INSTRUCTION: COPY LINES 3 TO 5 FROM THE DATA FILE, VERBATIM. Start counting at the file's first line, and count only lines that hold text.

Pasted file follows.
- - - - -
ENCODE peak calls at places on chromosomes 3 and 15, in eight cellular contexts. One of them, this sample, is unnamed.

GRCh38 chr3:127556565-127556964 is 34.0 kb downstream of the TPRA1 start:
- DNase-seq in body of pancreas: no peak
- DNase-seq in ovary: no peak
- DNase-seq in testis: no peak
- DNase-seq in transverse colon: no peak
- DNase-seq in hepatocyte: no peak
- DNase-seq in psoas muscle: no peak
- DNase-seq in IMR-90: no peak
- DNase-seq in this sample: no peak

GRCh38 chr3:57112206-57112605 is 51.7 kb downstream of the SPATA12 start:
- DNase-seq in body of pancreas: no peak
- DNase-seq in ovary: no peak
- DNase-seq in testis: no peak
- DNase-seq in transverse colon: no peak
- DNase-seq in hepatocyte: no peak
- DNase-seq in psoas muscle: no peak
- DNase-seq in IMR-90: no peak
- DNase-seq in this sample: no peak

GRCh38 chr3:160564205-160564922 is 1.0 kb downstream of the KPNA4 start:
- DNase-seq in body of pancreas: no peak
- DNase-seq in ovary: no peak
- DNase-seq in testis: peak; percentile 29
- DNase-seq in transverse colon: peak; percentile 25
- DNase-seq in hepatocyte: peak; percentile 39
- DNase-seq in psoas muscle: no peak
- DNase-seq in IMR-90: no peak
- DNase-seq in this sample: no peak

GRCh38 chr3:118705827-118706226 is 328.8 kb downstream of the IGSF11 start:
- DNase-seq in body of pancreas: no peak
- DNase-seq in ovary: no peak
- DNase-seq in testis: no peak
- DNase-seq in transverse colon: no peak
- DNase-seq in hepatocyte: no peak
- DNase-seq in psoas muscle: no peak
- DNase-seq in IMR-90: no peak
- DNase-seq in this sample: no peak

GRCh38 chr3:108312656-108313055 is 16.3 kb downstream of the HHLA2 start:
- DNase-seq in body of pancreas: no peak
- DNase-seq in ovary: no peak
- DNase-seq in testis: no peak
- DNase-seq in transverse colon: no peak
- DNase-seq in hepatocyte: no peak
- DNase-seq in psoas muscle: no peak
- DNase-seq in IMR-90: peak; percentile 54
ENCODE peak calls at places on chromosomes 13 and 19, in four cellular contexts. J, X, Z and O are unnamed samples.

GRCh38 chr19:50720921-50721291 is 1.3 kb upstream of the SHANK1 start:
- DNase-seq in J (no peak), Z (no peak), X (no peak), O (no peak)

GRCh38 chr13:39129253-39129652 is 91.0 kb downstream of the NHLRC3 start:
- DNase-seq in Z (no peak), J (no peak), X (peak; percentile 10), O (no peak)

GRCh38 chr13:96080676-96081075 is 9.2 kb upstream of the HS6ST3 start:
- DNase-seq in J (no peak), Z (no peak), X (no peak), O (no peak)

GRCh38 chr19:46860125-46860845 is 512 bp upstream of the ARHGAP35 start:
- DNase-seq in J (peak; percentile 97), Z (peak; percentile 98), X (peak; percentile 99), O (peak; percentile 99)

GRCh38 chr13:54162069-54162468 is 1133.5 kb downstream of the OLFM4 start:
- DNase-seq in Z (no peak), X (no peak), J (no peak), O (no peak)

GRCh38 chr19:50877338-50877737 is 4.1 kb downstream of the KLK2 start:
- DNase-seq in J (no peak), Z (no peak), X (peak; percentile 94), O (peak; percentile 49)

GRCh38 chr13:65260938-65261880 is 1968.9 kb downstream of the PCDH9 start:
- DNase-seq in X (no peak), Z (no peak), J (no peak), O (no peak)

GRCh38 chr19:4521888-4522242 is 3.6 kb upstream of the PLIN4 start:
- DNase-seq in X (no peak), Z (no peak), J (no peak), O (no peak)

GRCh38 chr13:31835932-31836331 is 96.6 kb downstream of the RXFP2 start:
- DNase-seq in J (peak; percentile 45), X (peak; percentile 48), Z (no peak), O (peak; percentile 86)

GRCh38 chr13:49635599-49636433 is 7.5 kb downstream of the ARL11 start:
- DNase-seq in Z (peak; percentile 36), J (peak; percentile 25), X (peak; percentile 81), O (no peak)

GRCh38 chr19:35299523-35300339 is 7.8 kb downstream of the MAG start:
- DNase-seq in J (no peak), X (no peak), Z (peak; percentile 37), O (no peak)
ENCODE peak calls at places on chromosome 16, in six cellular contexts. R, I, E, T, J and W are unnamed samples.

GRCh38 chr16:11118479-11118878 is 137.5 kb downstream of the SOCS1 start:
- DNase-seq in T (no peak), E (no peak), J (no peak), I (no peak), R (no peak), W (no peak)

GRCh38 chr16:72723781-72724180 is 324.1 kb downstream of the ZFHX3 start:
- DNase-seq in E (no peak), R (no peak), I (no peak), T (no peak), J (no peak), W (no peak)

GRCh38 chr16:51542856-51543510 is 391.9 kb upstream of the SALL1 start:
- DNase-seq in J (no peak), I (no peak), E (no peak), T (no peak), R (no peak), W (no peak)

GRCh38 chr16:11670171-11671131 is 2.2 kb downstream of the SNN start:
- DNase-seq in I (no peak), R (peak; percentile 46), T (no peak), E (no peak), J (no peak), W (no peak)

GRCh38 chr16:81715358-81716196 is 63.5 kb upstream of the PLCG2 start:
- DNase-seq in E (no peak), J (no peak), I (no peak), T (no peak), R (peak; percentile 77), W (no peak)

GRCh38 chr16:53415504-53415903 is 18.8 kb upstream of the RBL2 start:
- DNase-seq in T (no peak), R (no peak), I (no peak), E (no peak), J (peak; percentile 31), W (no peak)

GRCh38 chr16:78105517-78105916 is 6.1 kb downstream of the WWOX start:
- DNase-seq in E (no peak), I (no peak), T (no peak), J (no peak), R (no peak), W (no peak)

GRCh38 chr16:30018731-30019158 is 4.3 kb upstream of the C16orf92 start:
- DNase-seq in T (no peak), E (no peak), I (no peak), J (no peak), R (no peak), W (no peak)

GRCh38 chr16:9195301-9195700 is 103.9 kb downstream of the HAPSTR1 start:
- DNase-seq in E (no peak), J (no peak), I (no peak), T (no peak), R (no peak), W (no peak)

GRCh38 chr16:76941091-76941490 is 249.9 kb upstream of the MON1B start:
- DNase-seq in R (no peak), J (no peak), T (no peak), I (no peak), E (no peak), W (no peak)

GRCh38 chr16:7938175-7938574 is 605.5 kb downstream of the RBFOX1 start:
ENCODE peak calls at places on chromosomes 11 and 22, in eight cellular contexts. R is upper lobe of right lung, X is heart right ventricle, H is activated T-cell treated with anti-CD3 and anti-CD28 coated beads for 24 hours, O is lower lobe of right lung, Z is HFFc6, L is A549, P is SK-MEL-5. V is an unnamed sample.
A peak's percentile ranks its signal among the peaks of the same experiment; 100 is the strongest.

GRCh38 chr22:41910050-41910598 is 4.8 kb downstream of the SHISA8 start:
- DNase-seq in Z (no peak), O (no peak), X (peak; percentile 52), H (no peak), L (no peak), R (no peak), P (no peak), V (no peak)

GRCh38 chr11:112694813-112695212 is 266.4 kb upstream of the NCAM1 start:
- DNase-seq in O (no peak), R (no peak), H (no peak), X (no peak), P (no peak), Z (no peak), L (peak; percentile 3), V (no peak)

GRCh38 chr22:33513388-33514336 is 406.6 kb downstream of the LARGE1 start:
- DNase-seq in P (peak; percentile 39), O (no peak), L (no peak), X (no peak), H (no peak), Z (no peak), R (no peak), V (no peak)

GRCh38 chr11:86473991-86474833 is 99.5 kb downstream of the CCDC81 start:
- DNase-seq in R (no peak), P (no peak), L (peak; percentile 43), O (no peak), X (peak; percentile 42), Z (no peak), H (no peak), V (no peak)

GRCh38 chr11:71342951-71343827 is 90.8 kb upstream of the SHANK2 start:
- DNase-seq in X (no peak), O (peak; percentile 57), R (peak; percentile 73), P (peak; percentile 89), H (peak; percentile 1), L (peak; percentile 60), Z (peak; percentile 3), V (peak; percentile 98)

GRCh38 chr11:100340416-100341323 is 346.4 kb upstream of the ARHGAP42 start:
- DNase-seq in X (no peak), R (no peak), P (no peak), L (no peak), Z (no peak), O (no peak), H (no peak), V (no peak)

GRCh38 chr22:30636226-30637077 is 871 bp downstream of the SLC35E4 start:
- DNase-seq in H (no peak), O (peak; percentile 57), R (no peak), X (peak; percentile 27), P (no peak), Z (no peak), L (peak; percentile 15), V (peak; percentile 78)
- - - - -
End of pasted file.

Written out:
- DNase-seq in body of pancreas: no peak
- DNase-seq in ovary: no peak
- DNase-seq in testis: no peak